In 2016, I had the honor and privilege of hearing and meeting the great-great- great grandson of Frederick Douglass at the Slave City Summit in Austin, Texas. His name is Kenneth B Morris, Jr. He is the Founder and President of the Frederick Douglass Family Initiatives. Oh…and lets not forget he is also the great-great grandson of Booker T. Washington. I was confused as well, but awesome nonetheless. He mentioned that he wasn’t comfortable being associated with someone of Douglass’ caliber and legendary status. He said that there were huge shoes to fill, and his feet weren’t quite big enough; He literally gave us a story of him trying on a pair of Douglass’ shoes when he was a young boy (that’s not intimidating). What made Frederick Douglass so significant in the abolitionist movement? Well, I am glad you asked.
Douglass became an adult at the age of six. Okay, not really an adult, but he was tasked with overseeing a slave master’s daughter after being sold…at six.. years old! Seriously?? At six, I was trying to avoid being forced to eat green olives by my dad. I love them now but I really hated them back then. Anyway, Frederick didn’t know how to read (because it was forbidden to do so) but luckily the slave master’s wife saw fit to teach him to read. As he became older, Frederick was shipped off to become a slave-hand, working in various places including shipyards. He would use this opportunity to read and memorize material as much as possible. Douglass was hungry for knowledge. He also understood his predicament. Frederick had a burning desire to be free. What grew in that burning desire was for his voice to be heard. Look, Douglass was around 6’2” and was of broad stature. Working as a slave allowed his body to become as such. But would his voice match his physique?
According to William Lloyd Garrison, YES! Garrison, who was white, was an American journalist, editor and a prominent leader in the abolitionist movement of the 19th century. He once heard Douglass speak and thought that he could be a great asset to the movement. Garrison had asked Frederick to speak at an anti-slavery rally in Massachusetts. From there the rest is history. His voice and timbre was that of a preacher. His authoritative and great oratory style of speaking allowed for many of those listening to rally behind the abolitionist movement. This is what Douglass wanted: the opportunity to speak is his mind. But he had one problem? He wasn’t quite free…just yet. You see, he was on the run (while still speaking at anti-slavery rallies) and his slave master was doing everything he could to locate him. He would eventually marry, but he spent two years in England before advising a plan to have his freedom bought. Douglass was once quoted saying “I didn’t know I was a slave until I found out I couldn’t do the things I wanted.”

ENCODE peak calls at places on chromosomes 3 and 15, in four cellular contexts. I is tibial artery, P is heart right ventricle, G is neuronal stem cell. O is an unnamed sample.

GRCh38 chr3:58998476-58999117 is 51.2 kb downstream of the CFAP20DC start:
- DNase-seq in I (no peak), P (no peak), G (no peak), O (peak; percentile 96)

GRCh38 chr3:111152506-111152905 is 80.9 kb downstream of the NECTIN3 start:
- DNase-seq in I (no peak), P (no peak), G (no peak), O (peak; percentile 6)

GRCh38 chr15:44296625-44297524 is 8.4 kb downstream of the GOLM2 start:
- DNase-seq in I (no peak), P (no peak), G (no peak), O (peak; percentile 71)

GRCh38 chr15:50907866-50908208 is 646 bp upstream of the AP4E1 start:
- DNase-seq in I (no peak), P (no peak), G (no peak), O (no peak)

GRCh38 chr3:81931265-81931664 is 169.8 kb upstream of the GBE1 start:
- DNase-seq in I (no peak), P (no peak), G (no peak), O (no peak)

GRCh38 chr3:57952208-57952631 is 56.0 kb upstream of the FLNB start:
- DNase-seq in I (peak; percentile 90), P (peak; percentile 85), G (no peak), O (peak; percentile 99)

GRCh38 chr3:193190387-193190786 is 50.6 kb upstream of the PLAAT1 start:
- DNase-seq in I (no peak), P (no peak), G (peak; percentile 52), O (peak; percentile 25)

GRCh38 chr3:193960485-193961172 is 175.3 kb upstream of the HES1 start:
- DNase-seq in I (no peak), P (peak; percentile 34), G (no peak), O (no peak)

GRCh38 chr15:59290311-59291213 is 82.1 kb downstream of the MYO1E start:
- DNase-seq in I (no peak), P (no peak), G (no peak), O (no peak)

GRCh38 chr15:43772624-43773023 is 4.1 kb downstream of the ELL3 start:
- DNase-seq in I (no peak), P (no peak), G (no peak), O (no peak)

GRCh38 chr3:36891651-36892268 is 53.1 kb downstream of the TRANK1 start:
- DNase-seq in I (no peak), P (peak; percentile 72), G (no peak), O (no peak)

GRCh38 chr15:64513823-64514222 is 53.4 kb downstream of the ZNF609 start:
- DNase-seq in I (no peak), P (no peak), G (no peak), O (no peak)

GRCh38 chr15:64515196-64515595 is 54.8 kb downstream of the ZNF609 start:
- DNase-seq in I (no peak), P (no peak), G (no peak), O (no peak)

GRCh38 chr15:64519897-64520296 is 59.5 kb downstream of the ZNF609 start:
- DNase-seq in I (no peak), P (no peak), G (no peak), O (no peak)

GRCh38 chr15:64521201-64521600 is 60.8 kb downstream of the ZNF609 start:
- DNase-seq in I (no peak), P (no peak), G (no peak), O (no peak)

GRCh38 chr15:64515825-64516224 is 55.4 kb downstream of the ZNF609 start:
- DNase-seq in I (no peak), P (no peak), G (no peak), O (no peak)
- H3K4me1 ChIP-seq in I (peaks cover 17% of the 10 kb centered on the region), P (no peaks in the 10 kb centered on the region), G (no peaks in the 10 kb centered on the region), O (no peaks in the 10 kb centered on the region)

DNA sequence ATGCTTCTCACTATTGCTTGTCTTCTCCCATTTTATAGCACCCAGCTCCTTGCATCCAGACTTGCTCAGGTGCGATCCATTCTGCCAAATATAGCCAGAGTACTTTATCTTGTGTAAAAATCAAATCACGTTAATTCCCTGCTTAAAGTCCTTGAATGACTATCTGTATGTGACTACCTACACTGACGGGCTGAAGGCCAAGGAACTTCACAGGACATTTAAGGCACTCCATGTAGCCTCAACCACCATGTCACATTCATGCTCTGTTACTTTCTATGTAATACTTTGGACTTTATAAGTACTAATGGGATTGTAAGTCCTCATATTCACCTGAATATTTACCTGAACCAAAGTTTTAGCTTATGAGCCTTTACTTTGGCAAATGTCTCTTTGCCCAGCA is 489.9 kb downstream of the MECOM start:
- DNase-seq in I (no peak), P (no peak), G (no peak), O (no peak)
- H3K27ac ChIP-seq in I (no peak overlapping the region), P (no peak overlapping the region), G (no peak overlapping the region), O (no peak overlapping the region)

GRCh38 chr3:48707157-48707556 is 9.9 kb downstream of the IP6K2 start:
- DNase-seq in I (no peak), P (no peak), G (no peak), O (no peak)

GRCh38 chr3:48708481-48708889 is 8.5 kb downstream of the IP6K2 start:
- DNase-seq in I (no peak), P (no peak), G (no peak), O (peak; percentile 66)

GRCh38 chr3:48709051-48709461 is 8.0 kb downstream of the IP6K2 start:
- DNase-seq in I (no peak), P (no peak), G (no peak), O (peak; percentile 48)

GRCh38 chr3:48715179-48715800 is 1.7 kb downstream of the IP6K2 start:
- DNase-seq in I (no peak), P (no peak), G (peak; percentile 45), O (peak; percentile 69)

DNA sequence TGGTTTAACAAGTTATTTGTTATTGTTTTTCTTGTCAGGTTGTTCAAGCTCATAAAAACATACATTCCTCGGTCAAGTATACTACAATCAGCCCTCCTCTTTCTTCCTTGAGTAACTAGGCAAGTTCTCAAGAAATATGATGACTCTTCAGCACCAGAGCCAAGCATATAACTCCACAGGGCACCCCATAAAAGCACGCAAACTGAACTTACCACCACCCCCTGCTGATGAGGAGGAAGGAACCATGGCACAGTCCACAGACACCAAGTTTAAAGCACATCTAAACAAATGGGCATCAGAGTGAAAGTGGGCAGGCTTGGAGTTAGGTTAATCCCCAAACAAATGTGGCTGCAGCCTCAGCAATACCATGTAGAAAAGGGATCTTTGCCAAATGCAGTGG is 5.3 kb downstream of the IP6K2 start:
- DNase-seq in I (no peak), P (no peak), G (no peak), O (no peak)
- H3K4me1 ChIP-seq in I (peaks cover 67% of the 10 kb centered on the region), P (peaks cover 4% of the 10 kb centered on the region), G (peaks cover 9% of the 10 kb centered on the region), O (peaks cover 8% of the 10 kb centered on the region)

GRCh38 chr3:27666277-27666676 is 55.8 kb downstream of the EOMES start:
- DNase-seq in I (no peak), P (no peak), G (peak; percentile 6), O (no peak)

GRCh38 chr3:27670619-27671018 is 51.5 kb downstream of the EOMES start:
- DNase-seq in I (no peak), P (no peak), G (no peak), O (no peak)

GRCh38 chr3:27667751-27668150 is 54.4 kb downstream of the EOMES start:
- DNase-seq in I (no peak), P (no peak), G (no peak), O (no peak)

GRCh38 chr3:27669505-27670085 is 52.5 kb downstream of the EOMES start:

He returned to the states after the two years, but now as a free man. Douglass would write his own biography (in addition to publishing several more books). He knew how important education was. His writings, speeches, and just his presence alone, was a cause for pushing the narrative that slavery had to end! It needed to end like yesterday. He even captured the attention and had the privilege of speaking with President Abraham Lincoln. If was after this meeting that the move to draft the Emancipation Proclamation took shape. Frederick would remarry (After his first wife’s death) and even helped with fighting in the Civil War. Douglass owned his own newspaper; so his words, his ideology, his passion, would be made clear for all to read. His words are still read and admired today to help bring awareness and an end to human trafficking.
“Without a struggle, there can be no progress.” – Frederick Douglass